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This is one of the most ravishing series of short films I've ever seen. Each features an extraordinary work and there are sometimes interviews with living architects. I intend to watch all 30, and have now already seen 9. You are taken through the assembly of these sublime buildings, and then there is no more of this 'Oh, well I hate the Pompidou Center', or 'The Palais Garnier is tacky' kind of thing so much, because you see the planning behind it. Aside from these, which were both excellent, I have also seen La Tourette Convent of Le Corbusier, which had assistance from Iannis Xennakis, better known as a composer (and part of his 'Metastasis' is heard toward the end.) The old Bauhaus Building is still in existence in Dessau. But the most dramatic I've seen is Liebeskind's Jewish Museum in Berlin, which is so often visited, there must be many here who have been there. This is literally breathtaking when you find that one of the few remaining buildings after WWII, an 18th baroque building, itself contains the entrance to Liebeskind's masterpiece, connecting two conflicting Germanys. The settings and prospects and history of all these buildings is as comprehensive as possible given the limitations of time, but thus far, Liebeskind's museum is the most dramatic. These films open up the world of modern architecture, which seems to be more impressive nowadays in most ways than do the other Arts. I certainly can't think think of anything new in opera, for example, that comes anywhere near the excitement of some of these buildings--some arts definitely have their great periods in previous centuries, we have to be happy with the occasional exception. But architecture continues, and it's lovely to find that it's not nearly all just more Frank Gehry. Liebeskind's site design for the WTC site is still to take off, of course, bogged down endlessly in battles, although the individual buildings will be done by other architects.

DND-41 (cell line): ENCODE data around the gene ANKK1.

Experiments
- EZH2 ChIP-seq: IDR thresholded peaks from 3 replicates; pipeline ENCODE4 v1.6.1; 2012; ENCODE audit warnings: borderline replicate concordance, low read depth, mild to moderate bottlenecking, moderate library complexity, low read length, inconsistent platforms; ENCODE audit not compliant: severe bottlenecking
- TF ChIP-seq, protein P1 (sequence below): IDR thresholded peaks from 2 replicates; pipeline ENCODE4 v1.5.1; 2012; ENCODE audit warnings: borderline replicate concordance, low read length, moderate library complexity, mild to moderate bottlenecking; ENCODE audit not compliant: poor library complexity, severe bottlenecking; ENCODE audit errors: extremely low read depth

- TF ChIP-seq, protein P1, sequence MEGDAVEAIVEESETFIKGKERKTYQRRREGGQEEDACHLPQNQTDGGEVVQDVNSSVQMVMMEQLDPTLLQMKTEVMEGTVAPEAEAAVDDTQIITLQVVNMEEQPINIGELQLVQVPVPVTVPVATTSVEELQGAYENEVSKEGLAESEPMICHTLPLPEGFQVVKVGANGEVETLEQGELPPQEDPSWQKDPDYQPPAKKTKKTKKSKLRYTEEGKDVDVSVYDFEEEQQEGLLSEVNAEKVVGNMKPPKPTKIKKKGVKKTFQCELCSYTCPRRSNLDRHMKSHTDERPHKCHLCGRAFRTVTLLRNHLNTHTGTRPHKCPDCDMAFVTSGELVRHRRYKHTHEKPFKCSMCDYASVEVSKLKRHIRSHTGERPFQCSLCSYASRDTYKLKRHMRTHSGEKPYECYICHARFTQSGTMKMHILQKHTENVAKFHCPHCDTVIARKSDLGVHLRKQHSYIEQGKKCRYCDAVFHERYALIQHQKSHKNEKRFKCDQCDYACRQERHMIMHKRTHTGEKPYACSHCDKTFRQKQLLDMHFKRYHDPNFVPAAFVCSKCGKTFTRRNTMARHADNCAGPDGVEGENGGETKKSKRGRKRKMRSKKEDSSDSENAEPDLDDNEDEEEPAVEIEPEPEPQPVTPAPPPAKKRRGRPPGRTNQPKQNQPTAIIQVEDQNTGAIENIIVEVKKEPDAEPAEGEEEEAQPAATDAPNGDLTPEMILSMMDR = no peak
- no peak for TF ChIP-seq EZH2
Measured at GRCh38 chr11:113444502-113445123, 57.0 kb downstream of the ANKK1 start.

The English voice-over is by one Judith Burnett, and this is a wonderful pleasure--superb spoken English, but not precious in that way some New Yorkers may associate with some of the old WQXR ladies. ARTE is a French-German culture television station, so some there may know these, as they are not usually shown here as far as I know, although they are in Switzerland and Belgium. Co-producers include Musee D'Orsay, Pompidou Center, National Center of Cinematography. There is a very metropolitan sensation to these films, modernity and freshness, and the two main filmmakers behind them are Richard Copans and Stan Neumann. I don't know how easily available they are though. They begin about 2000-2001, then continue over the next few years.

Added: This is a different kind of architectural item (not exactly 'high art'), but very interesting, because it's one single property worth almost 4 time the 10 residences of John and Cindy McCain, which are being much talked about today: Candy Spelling keeps her gift-wrapping room intact.


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